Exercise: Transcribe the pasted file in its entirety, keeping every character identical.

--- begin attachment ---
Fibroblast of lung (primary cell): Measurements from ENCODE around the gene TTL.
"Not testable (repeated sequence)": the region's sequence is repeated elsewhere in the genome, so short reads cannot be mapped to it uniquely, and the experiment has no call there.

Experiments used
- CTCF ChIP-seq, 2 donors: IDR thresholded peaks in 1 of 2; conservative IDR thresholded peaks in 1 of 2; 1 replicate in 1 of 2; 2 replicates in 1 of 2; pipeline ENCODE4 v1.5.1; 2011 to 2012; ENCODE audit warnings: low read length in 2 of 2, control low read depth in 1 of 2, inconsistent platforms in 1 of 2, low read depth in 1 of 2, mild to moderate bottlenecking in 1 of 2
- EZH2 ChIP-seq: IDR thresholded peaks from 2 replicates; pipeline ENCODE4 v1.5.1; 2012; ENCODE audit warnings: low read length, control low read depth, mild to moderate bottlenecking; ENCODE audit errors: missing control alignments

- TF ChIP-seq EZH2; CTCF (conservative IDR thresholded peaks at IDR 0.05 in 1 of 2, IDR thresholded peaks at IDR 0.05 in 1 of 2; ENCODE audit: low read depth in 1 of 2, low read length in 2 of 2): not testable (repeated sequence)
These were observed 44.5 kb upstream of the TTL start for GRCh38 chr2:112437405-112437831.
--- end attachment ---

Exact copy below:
Fibroblast of lung (primary cell): Measurements from ENCODE around the gene TTL.
"Not testable (repeated sequence)": the region's sequence is repeated elsewhere in the genome, so short reads cannot be mapped to it uniquely, and the experiment has no call there.

Experiments used
- CTCF ChIP-seq, 2 donors: IDR thresholded peaks in 1 of 2; conservative IDR thresholded peaks in 1 of 2; 1 replicate in 1 of 2; 2 replicates in 1 of 2; pipeline ENCODE4 v1.5.1; 2011 to 2012; ENCODE audit warnings: low read length in 2 of 2, control low read depth in 1 of 2, inconsistent platforms in 1 of 2, low read depth in 1 of 2, mild to moderate bottlenecking in 1 of 2
- EZH2 ChIP-seq: IDR thresholded peaks from 2 replicates; pipeline ENCODE4 v1.5.1; 2012; ENCODE audit warnings: low read length, control low read depth, mild to moderate bottlenecking; ENCODE audit errors: missing control alignments

- TF ChIP-seq EZH2; CTCF (conservative IDR thresholded peaks at IDR 0.05 in 1 of 2, IDR thresholded peaks at IDR 0.05 in 1 of 2; ENCODE audit: low read depth in 1 of 2, low read length in 2 of 2): not testable (repeated sequence)
These were observed 44.5 kb upstream of the TTL start for GRCh38 chr2:112437405-112437831.